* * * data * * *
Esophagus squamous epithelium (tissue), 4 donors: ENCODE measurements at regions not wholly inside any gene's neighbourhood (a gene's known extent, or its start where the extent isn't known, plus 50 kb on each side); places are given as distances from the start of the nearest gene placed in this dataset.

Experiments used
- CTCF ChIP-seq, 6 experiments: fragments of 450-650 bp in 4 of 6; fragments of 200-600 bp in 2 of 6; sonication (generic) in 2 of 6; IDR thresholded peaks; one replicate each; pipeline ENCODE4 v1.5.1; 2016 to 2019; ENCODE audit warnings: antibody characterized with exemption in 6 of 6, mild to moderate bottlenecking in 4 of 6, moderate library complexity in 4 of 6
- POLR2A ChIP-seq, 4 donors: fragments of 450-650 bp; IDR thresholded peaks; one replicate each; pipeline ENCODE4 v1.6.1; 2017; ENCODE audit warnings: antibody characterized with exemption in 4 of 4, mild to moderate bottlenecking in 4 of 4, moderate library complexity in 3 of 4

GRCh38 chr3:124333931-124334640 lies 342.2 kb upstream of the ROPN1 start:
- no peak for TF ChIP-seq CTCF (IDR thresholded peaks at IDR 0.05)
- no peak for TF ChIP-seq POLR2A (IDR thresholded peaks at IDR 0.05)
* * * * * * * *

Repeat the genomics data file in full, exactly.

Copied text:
Esophagus squamous epithelium (tissue), 4 donors: ENCODE measurements at regions not wholly inside any gene's neighbourhood (a gene's known extent, or its start where the extent isn't known, plus 50 kb on each side); places are given as distances from the start of the nearest gene placed in this dataset.

Experiments used
- CTCF ChIP-seq, 6 experiments: fragments of 450-650 bp in 4 of 6; fragments of 200-600 bp in 2 of 6; sonication (generic) in 2 of 6; IDR thresholded peaks; one replicate each; pipeline ENCODE4 v1.5.1; 2016 to 2019; ENCODE audit warnings: antibody characterized with exemption in 6 of 6, mild to moderate bottlenecking in 4 of 6, moderate library complexity in 4 of 6
- POLR2A ChIP-seq, 4 donors: fragments of 450-650 bp; IDR thresholded peaks; one replicate each; pipeline ENCODE4 v1.6.1; 2017; ENCODE audit warnings: antibody characterized with exemption in 4 of 4, mild to moderate bottlenecking in 4 of 4, moderate library complexity in 3 of 4

GRCh38 chr3:124333931-124334640 lies 342.2 kb upstream of the ROPN1 start:
- no peak for TF ChIP-seq CTCF (IDR thresholded peaks at IDR 0.05)
- no peak for TF ChIP-seq POLR2A (IDR thresholded peaks at IDR 0.05)